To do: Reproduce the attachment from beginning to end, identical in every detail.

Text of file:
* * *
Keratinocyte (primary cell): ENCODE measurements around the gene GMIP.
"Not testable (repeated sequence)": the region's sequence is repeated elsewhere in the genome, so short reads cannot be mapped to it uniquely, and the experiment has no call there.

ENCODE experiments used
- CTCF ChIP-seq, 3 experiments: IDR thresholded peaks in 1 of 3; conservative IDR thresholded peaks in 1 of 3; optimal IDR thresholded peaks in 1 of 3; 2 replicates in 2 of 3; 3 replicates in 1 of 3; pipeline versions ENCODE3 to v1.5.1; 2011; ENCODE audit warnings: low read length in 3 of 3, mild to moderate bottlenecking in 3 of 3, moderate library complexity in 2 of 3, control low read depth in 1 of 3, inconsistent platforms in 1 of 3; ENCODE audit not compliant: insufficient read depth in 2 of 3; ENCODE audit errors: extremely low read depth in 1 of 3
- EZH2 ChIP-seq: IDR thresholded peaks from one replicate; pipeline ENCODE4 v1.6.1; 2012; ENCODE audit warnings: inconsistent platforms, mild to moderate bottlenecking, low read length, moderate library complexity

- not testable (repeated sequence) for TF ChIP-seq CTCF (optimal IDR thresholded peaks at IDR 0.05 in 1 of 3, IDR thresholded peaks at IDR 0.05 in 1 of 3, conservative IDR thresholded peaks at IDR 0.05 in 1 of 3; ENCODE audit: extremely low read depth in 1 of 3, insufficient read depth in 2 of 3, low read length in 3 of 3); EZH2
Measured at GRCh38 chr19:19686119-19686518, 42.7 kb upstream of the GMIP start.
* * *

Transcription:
Keratinocyte (primary cell): ENCODE measurements around the gene GMIP.
"Not testable (repeated sequence)": the region's sequence is repeated elsewhere in the genome, so short reads cannot be mapped to it uniquely, and the experiment has no call there.

ENCODE experiments used
- CTCF ChIP-seq, 3 experiments: IDR thresholded peaks in 1 of 3; conservative IDR thresholded peaks in 1 of 3; optimal IDR thresholded peaks in 1 of 3; 2 replicates in 2 of 3; 3 replicates in 1 of 3; pipeline versions ENCODE3 to v1.5.1; 2011; ENCODE audit warnings: low read length in 3 of 3, mild to moderate bottlenecking in 3 of 3, moderate library complexity in 2 of 3, control low read depth in 1 of 3, inconsistent platforms in 1 of 3; ENCODE audit not compliant: insufficient read depth in 2 of 3; ENCODE audit errors: extremely low read depth in 1 of 3
- EZH2 ChIP-seq: IDR thresholded peaks from one replicate; pipeline ENCODE4 v1.6.1; 2012; ENCODE audit warnings: inconsistent platforms, mild to moderate bottlenecking, low read length, moderate library complexity

- not testable (repeated sequence) for TF ChIP-seq CTCF (optimal IDR thresholded peaks at IDR 0.05 in 1 of 3, IDR thresholded peaks at IDR 0.05 in 1 of 3, conservative IDR thresholded peaks at IDR 0.05 in 1 of 3; ENCODE audit: extremely low read depth in 1 of 3, insufficient read depth in 2 of 3, low read length in 3 of 3); EZH2
Measured at GRCh38 chr19:19686119-19686518, 42.7 kb upstream of the GMIP start.